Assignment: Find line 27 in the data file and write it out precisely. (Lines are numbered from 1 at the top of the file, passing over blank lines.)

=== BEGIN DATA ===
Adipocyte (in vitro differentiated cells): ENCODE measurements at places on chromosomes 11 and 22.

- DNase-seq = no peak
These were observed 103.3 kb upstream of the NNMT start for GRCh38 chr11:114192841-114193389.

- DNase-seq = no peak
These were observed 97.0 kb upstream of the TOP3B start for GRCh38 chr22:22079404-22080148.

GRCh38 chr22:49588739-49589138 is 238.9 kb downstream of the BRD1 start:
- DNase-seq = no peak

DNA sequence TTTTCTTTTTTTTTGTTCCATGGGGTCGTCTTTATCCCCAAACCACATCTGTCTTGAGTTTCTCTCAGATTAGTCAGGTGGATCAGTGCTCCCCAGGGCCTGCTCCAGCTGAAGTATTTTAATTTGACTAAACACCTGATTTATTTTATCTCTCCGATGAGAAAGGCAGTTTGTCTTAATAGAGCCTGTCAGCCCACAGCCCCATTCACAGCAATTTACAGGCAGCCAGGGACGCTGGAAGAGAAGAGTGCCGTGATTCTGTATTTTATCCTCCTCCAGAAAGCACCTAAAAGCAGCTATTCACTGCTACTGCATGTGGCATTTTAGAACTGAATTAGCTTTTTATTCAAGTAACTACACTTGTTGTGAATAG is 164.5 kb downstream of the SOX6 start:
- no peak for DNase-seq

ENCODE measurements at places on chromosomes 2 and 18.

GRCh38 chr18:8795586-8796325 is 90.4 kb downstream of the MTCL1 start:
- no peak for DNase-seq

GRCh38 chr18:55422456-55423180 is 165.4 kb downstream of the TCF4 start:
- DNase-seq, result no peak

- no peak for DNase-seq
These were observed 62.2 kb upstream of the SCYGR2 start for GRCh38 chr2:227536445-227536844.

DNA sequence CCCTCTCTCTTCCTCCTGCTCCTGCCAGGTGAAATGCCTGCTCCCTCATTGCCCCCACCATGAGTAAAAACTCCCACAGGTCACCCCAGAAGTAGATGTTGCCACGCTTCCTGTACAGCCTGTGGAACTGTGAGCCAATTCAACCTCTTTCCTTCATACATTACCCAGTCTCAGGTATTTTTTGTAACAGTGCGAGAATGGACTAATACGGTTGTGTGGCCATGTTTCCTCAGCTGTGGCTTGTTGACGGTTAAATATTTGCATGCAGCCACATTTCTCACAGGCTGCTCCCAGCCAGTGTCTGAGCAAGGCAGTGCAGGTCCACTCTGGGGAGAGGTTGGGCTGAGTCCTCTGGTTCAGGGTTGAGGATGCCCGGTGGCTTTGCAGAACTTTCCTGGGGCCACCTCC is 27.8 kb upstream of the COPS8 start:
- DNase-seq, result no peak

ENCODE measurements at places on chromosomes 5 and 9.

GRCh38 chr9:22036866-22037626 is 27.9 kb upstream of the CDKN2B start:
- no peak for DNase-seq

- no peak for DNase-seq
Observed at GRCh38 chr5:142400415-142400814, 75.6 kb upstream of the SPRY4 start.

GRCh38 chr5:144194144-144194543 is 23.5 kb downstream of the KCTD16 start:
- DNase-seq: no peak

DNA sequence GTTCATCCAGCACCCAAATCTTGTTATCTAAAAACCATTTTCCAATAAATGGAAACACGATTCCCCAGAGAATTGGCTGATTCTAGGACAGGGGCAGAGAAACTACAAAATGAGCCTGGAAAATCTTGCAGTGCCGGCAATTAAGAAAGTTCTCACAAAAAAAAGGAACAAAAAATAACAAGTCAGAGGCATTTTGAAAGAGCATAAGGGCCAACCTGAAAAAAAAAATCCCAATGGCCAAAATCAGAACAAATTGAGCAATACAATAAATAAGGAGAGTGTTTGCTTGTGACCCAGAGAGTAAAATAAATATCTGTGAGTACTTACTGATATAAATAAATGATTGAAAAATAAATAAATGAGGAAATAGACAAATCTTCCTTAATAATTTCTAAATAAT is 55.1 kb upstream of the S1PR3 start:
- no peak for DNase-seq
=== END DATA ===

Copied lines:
- no peak for DNase-seq